At Newton Investment Management Ltd, we consider our process for assessing the sustainability of sovereigns to be a key differentiator, both for the amount of time we have been incorporating it into our investment process (over a decade), and the way in which we compile our sovereign sustainability matrix, which serves as an investment overlay for our sustainable strategies.
A Single, Rigorous Process
The same process applies for all sovereigns, both developed and emerging markets. Our expectation is that social and governance aspects will be more robust in the developed world where the social contract is stronger, and we therefore conduct our analysis using an emerging-market lens to ensure the necessary level of rigor.
Our standard emerging-market process has been in place since the launch of the Global Dynamic Bond strategy in 2006:
Emerging-Market Sovereign Process
Source: Newton, January 2022.
Our view is that emerging markets are usually emerging from some previous maladministration or geopolitical issue and have reached a level of market sophistication. Our stated aim is not to be a ‘best-in-class’ investor, but to identify those countries which are more likely to be embarking on the journey towards developed status. Our expectation is that improvements beget further improvements and that virtuous cycles can be created. The opposite also holds true in that deteriorations can cause a downward spiral and vicious circles are created. Our emerging-market process is designed to provide the framework to consider these aspects.
We would acknowledge that sovereign sustainable investment has lagged analysis of corporate issuers, for various practical reasons including differing expectations of the accountability of the issuer – while a company is accountable to its shareholders, a government is at best answerable to its voter base and at worst to itself alone – as well as the more siloed nature of government departments.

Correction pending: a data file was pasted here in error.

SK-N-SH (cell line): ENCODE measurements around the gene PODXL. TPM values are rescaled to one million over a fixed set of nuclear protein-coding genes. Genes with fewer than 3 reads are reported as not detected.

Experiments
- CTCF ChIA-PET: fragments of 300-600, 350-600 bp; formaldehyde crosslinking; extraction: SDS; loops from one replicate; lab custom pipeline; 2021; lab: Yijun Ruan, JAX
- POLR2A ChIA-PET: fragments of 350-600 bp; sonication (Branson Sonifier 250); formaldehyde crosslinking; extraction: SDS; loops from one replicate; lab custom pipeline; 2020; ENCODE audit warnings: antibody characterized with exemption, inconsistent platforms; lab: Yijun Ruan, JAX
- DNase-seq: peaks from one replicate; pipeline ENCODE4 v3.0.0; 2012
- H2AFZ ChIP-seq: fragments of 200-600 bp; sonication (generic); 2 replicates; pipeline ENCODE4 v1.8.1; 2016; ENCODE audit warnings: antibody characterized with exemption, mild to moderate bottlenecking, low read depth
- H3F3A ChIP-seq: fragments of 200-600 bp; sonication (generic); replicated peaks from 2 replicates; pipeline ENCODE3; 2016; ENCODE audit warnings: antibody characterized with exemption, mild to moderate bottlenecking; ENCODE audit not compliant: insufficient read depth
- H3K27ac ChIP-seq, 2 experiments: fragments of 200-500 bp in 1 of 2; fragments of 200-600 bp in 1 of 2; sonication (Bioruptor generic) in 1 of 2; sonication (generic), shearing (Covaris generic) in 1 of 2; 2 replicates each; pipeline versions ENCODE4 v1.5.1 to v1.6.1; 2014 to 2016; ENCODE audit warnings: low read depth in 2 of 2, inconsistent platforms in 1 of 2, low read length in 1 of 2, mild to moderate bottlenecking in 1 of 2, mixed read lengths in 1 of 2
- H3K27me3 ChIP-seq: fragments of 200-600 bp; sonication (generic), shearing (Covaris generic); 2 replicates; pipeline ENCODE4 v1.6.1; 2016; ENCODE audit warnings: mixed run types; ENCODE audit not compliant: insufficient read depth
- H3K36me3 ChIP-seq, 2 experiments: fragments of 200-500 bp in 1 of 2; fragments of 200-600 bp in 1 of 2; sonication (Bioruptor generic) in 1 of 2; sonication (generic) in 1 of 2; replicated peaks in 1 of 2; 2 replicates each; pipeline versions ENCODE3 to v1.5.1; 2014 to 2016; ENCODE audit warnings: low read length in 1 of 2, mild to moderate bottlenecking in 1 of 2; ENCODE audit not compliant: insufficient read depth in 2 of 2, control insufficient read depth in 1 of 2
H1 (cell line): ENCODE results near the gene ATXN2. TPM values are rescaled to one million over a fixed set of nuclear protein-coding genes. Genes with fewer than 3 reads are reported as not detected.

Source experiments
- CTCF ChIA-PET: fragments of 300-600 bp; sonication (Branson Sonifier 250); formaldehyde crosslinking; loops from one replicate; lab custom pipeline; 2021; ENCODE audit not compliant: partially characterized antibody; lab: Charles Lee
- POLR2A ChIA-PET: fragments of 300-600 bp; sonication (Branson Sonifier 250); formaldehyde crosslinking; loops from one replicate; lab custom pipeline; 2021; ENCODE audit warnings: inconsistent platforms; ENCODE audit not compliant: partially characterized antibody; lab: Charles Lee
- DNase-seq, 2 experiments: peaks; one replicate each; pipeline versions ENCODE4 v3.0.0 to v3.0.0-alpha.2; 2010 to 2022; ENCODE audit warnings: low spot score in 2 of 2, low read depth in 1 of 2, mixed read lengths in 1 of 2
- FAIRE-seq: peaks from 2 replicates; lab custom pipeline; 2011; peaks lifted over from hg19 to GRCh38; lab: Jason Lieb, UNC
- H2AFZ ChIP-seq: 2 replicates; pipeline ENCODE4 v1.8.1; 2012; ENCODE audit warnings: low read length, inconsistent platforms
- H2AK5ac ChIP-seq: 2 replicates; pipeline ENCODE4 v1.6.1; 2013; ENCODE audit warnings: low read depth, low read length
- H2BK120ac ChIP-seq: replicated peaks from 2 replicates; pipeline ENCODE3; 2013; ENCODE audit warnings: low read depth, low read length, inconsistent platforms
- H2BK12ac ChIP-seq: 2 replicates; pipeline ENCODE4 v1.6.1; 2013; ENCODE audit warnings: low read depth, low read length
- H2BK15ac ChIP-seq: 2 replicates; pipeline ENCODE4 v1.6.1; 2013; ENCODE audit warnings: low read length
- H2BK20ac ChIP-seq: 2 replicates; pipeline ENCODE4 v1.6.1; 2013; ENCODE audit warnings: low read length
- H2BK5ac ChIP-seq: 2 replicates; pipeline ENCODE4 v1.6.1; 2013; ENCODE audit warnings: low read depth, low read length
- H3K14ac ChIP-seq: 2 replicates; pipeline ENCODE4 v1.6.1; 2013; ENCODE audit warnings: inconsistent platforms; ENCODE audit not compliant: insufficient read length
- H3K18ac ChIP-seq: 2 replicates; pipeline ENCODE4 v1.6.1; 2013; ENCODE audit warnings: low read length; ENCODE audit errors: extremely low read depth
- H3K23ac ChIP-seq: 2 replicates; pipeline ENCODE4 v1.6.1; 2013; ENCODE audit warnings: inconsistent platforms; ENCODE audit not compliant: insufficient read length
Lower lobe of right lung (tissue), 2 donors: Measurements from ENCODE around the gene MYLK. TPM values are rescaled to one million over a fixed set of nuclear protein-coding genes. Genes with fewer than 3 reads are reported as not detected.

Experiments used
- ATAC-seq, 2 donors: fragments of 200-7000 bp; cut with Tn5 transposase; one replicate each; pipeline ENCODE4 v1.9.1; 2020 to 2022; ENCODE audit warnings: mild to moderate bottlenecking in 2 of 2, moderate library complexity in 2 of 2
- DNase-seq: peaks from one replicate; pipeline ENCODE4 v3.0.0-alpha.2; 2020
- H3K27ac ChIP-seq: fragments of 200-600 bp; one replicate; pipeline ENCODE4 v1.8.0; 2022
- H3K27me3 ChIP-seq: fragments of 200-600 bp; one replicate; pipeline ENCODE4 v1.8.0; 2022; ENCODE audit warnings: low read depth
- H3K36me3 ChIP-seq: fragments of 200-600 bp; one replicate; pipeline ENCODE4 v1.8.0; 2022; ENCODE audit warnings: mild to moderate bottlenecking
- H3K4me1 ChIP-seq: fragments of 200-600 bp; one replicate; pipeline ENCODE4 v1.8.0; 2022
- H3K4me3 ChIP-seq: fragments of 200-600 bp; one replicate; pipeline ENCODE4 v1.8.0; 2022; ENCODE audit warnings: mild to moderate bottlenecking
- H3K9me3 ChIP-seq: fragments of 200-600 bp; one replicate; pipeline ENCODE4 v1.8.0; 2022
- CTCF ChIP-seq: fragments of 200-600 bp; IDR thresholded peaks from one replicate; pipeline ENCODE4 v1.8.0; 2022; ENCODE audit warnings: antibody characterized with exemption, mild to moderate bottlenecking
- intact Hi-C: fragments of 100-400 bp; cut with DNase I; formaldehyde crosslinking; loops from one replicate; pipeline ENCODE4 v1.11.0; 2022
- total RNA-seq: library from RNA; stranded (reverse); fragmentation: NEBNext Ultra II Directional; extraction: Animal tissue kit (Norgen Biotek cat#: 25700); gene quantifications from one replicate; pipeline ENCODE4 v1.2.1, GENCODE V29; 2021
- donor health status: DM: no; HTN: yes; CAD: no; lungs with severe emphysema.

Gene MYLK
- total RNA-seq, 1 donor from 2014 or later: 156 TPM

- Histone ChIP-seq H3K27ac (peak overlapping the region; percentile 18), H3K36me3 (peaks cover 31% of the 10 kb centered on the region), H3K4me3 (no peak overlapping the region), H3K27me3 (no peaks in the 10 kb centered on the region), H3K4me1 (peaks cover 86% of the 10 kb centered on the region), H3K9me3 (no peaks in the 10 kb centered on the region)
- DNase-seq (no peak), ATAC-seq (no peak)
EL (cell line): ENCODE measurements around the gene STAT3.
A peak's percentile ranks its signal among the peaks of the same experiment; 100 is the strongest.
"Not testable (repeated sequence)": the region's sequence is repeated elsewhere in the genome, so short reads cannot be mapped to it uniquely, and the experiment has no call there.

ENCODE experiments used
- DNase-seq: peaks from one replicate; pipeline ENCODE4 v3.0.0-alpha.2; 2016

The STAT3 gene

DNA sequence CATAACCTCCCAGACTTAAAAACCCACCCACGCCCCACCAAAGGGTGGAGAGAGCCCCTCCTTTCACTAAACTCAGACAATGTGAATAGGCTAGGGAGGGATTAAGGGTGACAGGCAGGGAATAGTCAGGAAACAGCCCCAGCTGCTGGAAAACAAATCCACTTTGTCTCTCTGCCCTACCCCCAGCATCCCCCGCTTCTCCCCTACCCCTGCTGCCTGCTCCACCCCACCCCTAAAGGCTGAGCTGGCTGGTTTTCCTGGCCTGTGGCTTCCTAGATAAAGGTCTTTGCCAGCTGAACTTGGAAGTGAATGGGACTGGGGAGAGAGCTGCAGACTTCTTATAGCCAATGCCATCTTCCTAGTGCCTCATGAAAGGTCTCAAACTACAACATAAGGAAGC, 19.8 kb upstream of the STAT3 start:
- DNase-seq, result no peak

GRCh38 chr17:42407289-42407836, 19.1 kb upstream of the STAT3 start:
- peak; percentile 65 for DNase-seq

Comparing Our Matrix to a Benchmark
This accounts for the fact that, until recently, no index existed to compare our own matrix to a benchmark standard. The J.P. Morgan ESG EMBI Global Diversified Index (JESG EMBIG) has, however, emerged as a leading contender for an acceptable emerging-market sovereign ESG (environmental, social and governance) index. It is worth noting that the index is in its infancy and processes may change as several weaknesses in the methodology have become apparent. In a joint paper published in 2021 by J.P. Morgan and the World Bank, one of the main concerns cited was an ingrained income bias.1 The report stated that average ESG scores across seven leading ESG providers were highly correlated with gross national income per capita scores. This may have the unintended consequence of creating a ‘low-income trap’ where countries with the most pressing infrastructure requirements are excluded from accessing the sovereign debt market and therefore have scant hope of developing their own domestic financial markets. To this end, in our own proprietary matrix, we have allowed sovereigns that are poorly rated but improving on an ESG basis to be deemed investible, subject to a veto by our responsible investment team.
We consider our sovereign sustainability matrix to be an extension of our emerging-market investment process, as we have been incorporating many of the ESG inputs as a cornerstone of our analysis since 2009 when a member of the team incorporated this research into an academic paper.
Core Versus Sustainable Strategies
The main differences between the emerging-market sovereign component of our core and sustainable strategies can be attributed to the factor of time. Specific market conditions may be favourable for a sovereign which may not necessarily fit our sustainable criteria over a given period of time. These conditions could include a competitive advantage, a commodity abundance or a superior debt-coverage ratio. This may lead to an opportunity for investment in our core strategies, although inevitably there will be a trade-off versus the inherent underlying risks, which may include poorer transparency and governance, hence their exclusion from our sustainable strategies.
Flexibility in the Process